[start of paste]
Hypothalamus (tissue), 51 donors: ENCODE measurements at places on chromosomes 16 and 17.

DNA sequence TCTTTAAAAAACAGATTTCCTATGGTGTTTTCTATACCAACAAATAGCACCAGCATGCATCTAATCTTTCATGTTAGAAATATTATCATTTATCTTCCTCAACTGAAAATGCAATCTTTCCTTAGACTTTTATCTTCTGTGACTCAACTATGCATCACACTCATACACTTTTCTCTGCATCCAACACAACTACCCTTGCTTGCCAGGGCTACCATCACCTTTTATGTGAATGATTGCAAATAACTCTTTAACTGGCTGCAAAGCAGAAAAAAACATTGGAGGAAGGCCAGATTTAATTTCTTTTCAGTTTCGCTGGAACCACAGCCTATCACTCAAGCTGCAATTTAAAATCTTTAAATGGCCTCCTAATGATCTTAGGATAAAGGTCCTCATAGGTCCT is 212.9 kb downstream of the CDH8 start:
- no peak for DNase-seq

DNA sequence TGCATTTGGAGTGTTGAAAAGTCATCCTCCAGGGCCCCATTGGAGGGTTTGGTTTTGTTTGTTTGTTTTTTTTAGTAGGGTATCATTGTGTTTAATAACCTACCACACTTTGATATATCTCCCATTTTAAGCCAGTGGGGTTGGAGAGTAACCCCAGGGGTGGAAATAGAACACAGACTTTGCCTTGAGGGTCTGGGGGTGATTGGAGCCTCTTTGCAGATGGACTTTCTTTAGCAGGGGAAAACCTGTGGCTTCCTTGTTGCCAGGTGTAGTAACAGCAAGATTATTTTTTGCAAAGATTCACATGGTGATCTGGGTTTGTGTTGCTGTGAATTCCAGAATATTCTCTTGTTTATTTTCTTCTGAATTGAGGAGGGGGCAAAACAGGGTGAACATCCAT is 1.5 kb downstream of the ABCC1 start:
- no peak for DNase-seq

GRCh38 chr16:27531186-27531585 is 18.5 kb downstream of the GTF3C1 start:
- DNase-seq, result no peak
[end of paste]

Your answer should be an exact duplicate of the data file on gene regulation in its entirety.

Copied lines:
Hypothalamus (tissue), 51 donors: ENCODE measurements at places on chromosomes 16 and 17.

DNA sequence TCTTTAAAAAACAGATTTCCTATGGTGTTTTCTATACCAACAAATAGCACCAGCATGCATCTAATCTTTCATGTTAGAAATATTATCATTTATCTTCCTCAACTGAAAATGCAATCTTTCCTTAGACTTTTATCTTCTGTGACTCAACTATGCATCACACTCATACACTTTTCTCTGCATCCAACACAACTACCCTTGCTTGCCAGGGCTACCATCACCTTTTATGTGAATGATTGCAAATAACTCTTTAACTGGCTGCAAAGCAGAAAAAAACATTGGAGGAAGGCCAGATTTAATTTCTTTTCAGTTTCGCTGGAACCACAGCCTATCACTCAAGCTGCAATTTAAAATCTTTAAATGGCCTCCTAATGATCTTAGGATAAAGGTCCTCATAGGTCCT is 212.9 kb downstream of the CDH8 start:
- no peak for DNase-seq

DNA sequence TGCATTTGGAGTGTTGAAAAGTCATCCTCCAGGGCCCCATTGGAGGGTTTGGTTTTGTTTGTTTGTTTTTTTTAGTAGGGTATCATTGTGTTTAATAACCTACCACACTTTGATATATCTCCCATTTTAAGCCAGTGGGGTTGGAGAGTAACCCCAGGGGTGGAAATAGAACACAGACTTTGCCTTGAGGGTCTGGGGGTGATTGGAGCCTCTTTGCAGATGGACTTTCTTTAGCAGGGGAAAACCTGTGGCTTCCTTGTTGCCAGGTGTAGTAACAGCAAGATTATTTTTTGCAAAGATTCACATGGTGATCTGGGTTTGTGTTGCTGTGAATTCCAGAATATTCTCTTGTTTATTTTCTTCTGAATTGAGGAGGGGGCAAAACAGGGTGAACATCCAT is 1.5 kb downstream of the ABCC1 start:
- no peak for DNase-seq

GRCh38 chr16:27531186-27531585 is 18.5 kb downstream of the GTF3C1 start:
- DNase-seq, result no peak